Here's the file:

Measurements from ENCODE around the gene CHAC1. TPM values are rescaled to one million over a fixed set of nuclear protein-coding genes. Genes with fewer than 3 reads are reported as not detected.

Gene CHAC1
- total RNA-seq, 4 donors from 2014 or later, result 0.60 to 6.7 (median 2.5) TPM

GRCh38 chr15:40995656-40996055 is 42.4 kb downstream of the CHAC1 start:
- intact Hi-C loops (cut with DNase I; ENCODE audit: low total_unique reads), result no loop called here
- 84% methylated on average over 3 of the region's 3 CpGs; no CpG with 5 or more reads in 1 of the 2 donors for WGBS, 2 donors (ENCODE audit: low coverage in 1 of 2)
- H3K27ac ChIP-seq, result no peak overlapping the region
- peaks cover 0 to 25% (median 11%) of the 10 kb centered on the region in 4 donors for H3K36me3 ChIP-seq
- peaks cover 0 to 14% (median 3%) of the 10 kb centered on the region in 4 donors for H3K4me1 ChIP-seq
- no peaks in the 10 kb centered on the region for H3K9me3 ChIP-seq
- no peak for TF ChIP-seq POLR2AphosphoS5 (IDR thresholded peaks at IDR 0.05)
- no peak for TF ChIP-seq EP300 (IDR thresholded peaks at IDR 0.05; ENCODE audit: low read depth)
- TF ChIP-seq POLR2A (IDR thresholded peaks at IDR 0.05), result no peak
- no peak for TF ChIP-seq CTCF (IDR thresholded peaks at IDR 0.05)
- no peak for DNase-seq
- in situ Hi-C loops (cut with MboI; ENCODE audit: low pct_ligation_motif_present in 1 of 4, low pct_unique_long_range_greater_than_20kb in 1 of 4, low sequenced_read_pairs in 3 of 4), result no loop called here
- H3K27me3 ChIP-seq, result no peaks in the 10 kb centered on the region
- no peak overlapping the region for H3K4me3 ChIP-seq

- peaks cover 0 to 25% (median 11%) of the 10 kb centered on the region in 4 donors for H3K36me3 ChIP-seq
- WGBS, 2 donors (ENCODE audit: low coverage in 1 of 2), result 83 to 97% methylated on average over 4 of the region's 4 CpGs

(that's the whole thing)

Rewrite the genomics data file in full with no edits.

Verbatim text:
Measurements from ENCODE around the gene CHAC1. TPM values are rescaled to one million over a fixed set of nuclear protein-coding genes. Genes with fewer than 3 reads are reported as not detected.

Gene CHAC1
- total RNA-seq, 4 donors from 2014 or later, result 0.60 to 6.7 (median 2.5) TPM

GRCh38 chr15:40995656-40996055 is 42.4 kb downstream of the CHAC1 start:
- intact Hi-C loops (cut with DNase I; ENCODE audit: low total_unique reads), result no loop called here
- 84% methylated on average over 3 of the region's 3 CpGs; no CpG with 5 or more reads in 1 of the 2 donors for WGBS, 2 donors (ENCODE audit: low coverage in 1 of 2)
- H3K27ac ChIP-seq, result no peak overlapping the region
- peaks cover 0 to 25% (median 11%) of the 10 kb centered on the region in 4 donors for H3K36me3 ChIP-seq
- peaks cover 0 to 14% (median 3%) of the 10 kb centered on the region in 4 donors for H3K4me1 ChIP-seq
- no peaks in the 10 kb centered on the region for H3K9me3 ChIP-seq
- no peak for TF ChIP-seq POLR2AphosphoS5 (IDR thresholded peaks at IDR 0.05)
- no peak for TF ChIP-seq EP300 (IDR thresholded peaks at IDR 0.05; ENCODE audit: low read depth)
- TF ChIP-seq POLR2A (IDR thresholded peaks at IDR 0.05), result no peak
- no peak for TF ChIP-seq CTCF (IDR thresholded peaks at IDR 0.05)
- no peak for DNase-seq
- in situ Hi-C loops (cut with MboI; ENCODE audit: low pct_ligation_motif_present in 1 of 4, low pct_unique_long_range_greater_than_20kb in 1 of 4, low sequenced_read_pairs in 3 of 4), result no loop called here
- H3K27me3 ChIP-seq, result no peaks in the 10 kb centered on the region
- no peak overlapping the region for H3K4me3 ChIP-seq

- peaks cover 0 to 25% (median 11%) of the 10 kb centered on the region in 4 donors for H3K36me3 ChIP-seq
- WGBS, 2 donors (ENCODE audit: low coverage in 1 of 2), result 83 to 97% methylated on average over 4 of the region's 4 CpGs